1. EXECUTIVE SUMMARY
PandaTip: The Assessment section is where you, as the designer, elucidate the strengths and weaknesses of the Client’s current design/brand/website, etc. This section can also contain analysis of market trends in the Client’s industry. Evaluating your Client’s competitors can help you have a firm grasp of the situation, and will allow you to anticipate your Client’s needs more quickly. You can also demonstrate here you and your company’s understanding of your Client’s own unique brand.
3. OUR TEAM
PandaTip: This section breaks down the creative strategy into specific tasks that you will follow in your work for the Client. While Creative Strategy demonstrates your awesome, unique approach to the design work, the Process section shows just how this will all play out.
6. FEES AND FINANCES
PandaTip: In a straightforward manner, this section will plainly state what the established fees are for this work. This section will let the Client know if you wish to charge a flat fee, or if work will be billed hourly. It is best to be very specific in this section, and include all projected tasks and their assigned fees.
7. BILLING AND SCHEDULE
PandaTip: Here you can give an overall timetable for completion of the project, or include a timetable detailing the individual tasks. (The latter choice is especially suggested for a lengthy, ongoing project). This is also a great section in which to include specifics about when the company or designer will contact the Client, and how often this communication will occur. Lastly, this section can outline when Client will be Invoiced, and can include information on payment deadlines and any late fees.
Thank you for considering [Sender.Company] for your graphic design needs. After learning more about the project, I’m confident that our team can deliver fantastic results on time and within budget.
This graphic design proposal outlines the scope of work and pricing of our services. If you have any questions, please contact me directly over email or phone.
To accept this proposal, please sign below.
PandaTip: The executive summary provides an overall summary of the graphic design proposal detailed below. You can be fairly succinct here.
[Client.Company] is looking to revamp its brand identity, which includes logo redesign, corporate brand book design, and a website revamp. [Sender.Company] handled a number of graphic design projects for businesses in [Client.Industry]. Our work has demonstrated significant achievements in business growth and brand development helping our clients to garner lasting results. We hope to provide [Client.Company] with similar success through our outstanding graphic design services.
Our team will work with your marketing department aiming at [Date] as the completion date for this project. You can expect the following deliverables by this date:
1. New logo identity
2. Letterhead/template for company’s electronic documents
3. Template for business cards
4. Set of graphic designs, illustrations and concepts for corporate swag (mugs, pens, etc.)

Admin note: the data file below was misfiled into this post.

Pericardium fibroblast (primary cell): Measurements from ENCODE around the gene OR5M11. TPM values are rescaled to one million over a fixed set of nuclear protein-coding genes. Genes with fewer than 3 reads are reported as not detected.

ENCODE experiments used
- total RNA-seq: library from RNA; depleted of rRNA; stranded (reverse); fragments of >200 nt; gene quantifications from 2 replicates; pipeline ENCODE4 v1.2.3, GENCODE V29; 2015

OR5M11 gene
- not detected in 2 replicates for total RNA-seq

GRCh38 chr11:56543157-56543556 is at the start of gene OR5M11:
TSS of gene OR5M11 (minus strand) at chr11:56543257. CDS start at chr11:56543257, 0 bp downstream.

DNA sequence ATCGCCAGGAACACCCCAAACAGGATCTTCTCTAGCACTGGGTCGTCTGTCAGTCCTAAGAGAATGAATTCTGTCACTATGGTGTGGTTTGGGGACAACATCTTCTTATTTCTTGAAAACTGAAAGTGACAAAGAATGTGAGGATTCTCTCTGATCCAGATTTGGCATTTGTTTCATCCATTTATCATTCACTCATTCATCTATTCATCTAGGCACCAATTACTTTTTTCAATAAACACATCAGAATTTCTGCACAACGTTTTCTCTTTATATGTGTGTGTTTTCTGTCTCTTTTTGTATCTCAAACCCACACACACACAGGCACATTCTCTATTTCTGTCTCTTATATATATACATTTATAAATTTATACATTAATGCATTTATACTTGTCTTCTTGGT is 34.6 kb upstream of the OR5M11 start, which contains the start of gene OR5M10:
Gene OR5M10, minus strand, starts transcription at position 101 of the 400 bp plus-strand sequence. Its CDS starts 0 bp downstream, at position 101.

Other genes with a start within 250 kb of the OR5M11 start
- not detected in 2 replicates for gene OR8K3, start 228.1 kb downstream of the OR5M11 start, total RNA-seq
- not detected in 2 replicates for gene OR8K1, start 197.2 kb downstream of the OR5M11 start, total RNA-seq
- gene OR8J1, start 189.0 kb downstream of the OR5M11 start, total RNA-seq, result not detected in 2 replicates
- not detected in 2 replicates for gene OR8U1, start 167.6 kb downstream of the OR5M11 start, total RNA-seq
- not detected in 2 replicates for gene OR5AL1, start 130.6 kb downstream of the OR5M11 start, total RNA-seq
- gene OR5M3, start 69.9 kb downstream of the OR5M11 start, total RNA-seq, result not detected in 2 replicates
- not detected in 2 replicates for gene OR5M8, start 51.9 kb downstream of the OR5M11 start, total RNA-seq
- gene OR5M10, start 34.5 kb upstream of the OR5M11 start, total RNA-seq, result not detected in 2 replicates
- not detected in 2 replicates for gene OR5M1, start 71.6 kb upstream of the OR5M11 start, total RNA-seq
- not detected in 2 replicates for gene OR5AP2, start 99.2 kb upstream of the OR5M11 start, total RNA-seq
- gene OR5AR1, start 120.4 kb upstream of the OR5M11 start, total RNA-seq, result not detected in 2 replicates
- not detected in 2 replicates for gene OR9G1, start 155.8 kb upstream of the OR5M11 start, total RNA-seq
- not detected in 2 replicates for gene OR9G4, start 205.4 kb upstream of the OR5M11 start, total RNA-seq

We have consulted multiple companies in the area of graphic design. It is crucial that
your brand speaks to the end customer, causes positive emotions, and expresses the values of your company.
When working with [Sender.Company], you’re in good hands.
Started in [Foundation Year] by [Founders], [Sender.Company] has always aimed at being a boutique, consultative graphic design firm.
We live and breathe graphic design, which is the main area of our focus. In addition, our team members have many years of experience within the fields of marketing, advertising, web design, and computer programming. We’re passionate about client’s success and go the extra mile to ensure ultimate satisfaction.
Visit our cozy office at [Address], let’s have coffee, talk marketing, branding, identity and graphic design.
When it comes to graphic design for print or promotional materials, there are endless options. These are our top picks for logo, brand books, business cards, and/or brochures design.
The goal of a creative process in graphic design is to set clear milestones and deadlines ensuring timely delivery of the project. By its own nature, creativity is hard to harness into a predictable and linear set of stages, but it is extremely important to do so.
While the exact milestone completion dates may vary by 1 to 2 days, we stick to a tight schedule and follow the process, outlined below:
50% of the project total is due on the signing of this graphic design proposal. The remaining 50% is due on the [Date].
Please choose your preferred payment method:
Prior to a contractual agreement, elements of this proposal may be amended upon collaboration with the [Client.Company] at the discretion of [Sender.Company].
PandaTip: Depending on the specific needs of the Graphic Design proposal, or if you will utilize a separate contract document, this Acceptance section can be omitted.
Your signature below indicates acceptance of this Graphic Design proposal and entrance into a contractual agreement with [Sender.Company] beginning on the signature date below.